by Havann Brown, editor-in-chief
NOVEMBER 2021 – All across the United States, tens of thousands of organized workers are on strike. Teachers, nurses, factory workers, and many more have joined this labor uprising stretching from Hollywood to Midwestern factories. Throughout October, the widespread movements led to the month being dubbed “Striketober” by various media outlets.
The first large-scale strike action was at the Kellogg’s company. At cereal plants in Pennsylvania, Michigan, Tennessee, and Nebraska, 1,400 workers have been on strike since Oct. 5. At John Deere, a large agriculture machinery manufacturer, more than 10,000 workers walked off the job for the first time in 35 years. According to a tracker by Cornell University’s School of Industrial and Labor Relations, there have been strikes against 178 employers this year alone, and that amount is only expected to increase.
“Workers are striking for better wages, better working conditions, and more benefits,” said Mr. William Ullinger, the ninth-grade social studies teacher.
After a year and a half of a pandemic, a wave of worker angst has spread across industries. Senior Robert Greenwood remarked, “Businesses are putting profits over people. Corporations don’t care about their workers.” Employee demands vary among workplaces; however, stagnant wages and exploitation are noted as a primary concern of those on strike, according to NPR.
The U.S. is the only industrialized country in the world that does not guarantee paid parental leave. Additionally, there is no federal law requiring paid sick days, nor is there a law setting the maximum workweek length. Workers are citing feelings of being overworked and underpaid when striking, in hope of negotiating better conditions.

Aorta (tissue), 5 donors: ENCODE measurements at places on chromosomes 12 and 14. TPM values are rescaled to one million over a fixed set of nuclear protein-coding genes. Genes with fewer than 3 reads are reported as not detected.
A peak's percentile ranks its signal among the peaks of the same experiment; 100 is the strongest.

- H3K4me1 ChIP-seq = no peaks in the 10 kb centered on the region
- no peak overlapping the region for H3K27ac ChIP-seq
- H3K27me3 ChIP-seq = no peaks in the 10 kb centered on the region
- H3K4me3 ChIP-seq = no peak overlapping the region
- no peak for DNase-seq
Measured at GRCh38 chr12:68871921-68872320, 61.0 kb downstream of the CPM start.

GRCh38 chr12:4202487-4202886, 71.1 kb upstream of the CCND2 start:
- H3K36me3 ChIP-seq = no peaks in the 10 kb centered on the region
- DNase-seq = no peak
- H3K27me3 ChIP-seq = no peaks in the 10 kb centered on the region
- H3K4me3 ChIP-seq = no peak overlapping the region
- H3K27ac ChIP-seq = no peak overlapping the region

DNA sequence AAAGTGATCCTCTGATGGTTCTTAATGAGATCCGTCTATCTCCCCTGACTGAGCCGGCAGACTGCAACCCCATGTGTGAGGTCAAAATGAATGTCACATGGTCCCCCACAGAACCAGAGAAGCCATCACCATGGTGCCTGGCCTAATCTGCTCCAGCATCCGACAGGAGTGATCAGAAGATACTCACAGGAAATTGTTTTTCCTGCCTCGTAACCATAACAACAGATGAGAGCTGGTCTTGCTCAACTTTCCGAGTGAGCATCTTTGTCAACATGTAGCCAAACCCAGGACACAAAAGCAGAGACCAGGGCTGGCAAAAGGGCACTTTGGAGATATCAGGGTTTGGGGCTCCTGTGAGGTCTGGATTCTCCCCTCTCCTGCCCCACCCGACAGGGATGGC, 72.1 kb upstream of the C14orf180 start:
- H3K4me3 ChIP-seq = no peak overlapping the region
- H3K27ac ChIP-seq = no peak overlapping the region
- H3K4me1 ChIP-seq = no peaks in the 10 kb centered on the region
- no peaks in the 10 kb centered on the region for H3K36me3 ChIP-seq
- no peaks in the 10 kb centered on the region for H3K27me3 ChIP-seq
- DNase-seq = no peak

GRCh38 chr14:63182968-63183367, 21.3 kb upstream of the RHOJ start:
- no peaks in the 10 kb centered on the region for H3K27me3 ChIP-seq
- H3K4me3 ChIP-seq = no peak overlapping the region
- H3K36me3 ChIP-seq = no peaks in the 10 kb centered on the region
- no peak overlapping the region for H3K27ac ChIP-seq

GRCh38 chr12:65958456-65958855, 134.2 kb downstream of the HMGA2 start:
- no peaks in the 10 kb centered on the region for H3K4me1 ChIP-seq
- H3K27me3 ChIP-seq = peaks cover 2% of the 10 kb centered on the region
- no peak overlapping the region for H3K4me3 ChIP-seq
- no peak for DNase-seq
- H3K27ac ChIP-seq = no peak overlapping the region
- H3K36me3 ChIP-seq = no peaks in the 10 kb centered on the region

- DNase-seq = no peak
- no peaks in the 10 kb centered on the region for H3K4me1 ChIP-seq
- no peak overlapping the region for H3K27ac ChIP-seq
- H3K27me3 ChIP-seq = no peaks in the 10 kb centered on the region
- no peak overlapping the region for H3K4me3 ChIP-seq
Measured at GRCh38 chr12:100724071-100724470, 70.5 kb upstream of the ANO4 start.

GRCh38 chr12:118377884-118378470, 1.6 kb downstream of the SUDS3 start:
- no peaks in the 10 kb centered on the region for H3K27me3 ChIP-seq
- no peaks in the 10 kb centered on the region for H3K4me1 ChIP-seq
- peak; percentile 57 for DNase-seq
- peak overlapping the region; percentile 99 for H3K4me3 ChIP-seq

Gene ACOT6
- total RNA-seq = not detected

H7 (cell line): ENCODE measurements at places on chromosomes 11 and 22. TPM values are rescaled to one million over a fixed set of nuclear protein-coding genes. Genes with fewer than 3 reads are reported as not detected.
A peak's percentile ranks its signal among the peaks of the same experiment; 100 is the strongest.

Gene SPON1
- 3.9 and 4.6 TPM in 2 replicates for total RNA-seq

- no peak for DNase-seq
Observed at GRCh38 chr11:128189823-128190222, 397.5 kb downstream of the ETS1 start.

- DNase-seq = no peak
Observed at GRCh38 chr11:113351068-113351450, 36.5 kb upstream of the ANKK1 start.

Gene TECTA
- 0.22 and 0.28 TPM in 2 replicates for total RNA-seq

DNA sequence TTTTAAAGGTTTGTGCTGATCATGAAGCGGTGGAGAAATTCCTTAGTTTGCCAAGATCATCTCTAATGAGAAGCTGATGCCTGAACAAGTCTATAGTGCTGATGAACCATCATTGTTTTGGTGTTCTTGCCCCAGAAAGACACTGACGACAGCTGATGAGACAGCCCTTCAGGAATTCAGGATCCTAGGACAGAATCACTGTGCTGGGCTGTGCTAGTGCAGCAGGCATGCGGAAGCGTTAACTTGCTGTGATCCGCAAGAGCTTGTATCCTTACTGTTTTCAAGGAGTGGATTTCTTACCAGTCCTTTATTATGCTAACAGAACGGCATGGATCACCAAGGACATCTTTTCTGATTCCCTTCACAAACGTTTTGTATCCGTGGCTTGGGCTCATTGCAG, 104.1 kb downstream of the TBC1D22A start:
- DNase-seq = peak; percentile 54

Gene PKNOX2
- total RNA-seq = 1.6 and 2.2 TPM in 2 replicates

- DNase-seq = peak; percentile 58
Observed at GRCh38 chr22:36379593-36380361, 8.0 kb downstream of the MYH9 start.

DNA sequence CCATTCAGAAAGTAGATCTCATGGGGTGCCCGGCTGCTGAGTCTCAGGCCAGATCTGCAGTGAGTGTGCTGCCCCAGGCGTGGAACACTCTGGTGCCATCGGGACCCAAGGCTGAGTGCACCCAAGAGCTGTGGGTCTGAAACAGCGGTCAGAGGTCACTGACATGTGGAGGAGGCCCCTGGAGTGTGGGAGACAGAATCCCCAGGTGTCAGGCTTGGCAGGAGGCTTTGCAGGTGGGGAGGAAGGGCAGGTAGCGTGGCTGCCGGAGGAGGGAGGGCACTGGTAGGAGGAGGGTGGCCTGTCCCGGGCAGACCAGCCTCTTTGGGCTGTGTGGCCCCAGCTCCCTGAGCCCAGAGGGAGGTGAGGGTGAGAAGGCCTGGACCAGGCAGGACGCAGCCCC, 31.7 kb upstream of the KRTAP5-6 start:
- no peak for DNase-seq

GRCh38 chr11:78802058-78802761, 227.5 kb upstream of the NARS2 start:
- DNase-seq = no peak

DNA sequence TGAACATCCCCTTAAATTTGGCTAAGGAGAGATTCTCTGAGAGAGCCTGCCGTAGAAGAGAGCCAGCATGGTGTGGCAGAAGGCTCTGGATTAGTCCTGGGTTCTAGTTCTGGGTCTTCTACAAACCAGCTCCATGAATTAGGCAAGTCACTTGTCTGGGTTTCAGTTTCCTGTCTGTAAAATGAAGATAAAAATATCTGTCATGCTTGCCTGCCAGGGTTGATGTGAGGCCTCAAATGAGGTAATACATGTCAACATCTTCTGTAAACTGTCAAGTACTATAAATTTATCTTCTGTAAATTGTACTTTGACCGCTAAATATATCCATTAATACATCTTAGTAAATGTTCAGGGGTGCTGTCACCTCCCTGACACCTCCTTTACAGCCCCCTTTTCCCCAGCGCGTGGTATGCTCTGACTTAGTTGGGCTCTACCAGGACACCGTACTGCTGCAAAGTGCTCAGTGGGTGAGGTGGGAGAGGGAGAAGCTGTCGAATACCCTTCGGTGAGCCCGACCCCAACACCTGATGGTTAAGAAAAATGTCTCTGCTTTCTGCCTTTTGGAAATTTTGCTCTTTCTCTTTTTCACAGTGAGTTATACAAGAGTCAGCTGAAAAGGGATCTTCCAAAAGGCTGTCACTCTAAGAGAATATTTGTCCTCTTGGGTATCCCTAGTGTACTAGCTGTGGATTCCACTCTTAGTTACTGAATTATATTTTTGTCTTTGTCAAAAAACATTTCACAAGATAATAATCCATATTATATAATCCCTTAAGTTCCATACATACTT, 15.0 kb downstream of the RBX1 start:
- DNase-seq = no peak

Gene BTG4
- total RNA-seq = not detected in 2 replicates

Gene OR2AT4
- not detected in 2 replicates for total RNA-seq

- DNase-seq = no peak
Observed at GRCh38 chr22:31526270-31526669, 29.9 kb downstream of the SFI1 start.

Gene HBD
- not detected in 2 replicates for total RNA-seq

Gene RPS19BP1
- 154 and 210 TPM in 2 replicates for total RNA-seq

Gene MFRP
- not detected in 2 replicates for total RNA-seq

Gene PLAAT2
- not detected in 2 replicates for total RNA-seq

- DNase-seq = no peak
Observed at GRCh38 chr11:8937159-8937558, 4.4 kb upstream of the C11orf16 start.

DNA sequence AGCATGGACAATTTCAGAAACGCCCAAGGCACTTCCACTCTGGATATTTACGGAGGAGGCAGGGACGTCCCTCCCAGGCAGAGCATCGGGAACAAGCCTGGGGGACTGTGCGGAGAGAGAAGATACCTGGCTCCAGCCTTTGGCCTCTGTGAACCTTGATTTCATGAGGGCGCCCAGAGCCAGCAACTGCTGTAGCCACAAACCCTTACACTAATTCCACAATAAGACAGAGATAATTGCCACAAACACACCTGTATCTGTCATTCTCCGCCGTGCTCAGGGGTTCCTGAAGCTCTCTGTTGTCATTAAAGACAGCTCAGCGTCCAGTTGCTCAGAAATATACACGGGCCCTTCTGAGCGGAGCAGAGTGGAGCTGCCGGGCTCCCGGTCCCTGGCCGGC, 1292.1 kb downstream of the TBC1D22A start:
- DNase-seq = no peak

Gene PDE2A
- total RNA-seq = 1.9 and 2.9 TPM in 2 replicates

Ullinger continued, “A workforce is made up of human beings, and we have to respect them as such…. The amount of students that have told me that they feel overworked at their jobs is crazy. We shouldn’t have a generation of students already talking about being overworked when they’re only 16 or 17 years old.”
“Bosses are hiring high school students for as little as possible and pushing them to their limits. And it’s not like the bosses care about if you are getting your schoolwork done. They only care about their business staying open. People are looking for employees that they can pay the least while getting the most hours out of them,” he added.
As the next generation of workers, seniors Adam Lang and Via Gast shared their opinions on the strikes.
“I certainly do support the right to strike. It is very important for the workers to stand up for themselves and fight for what is right. This is why labor unions are put in place and are important,” said Lang.
Gast shared a similar sentiment: “Workers should exercise their rights in every single way possible. Through active collaboration and unionization, we’re able to make huge structural changes.”
According to a September Gallup poll, labor unions have a 68 percent approval rating among Americans, the highest approval since 1965. The union support coupled with the wave of strikes is fostering the conversation for improved conditions.
Ullinger does not predict a swift end to the strikes, “There has been a continuous struggle for workers rights, not only in America, but globally. I don’t honestly think it’s ever going to end because that’s just not the way the system’s played out. If the goal of a business is to make as much money as possible, sooner or later, someone’s going to be underpaid for their labor. So it’s an ongoing issue. There’s a reason why the fight for worker’s rights just goes on and on.”
Looking to the future, Gast said, “If things don’t change when our time comes around, I hope that we can better advocate for our rights and unionize, if necessary. I don’t know if the strikes will resolve anything, but at the very least, I hope they give us an avenue to a better discussion on worker’s rights.”
Kristin Williams, Executive Director of Career Exploration and Development at Kent State University, did not respond to The Hive’s request for an interview.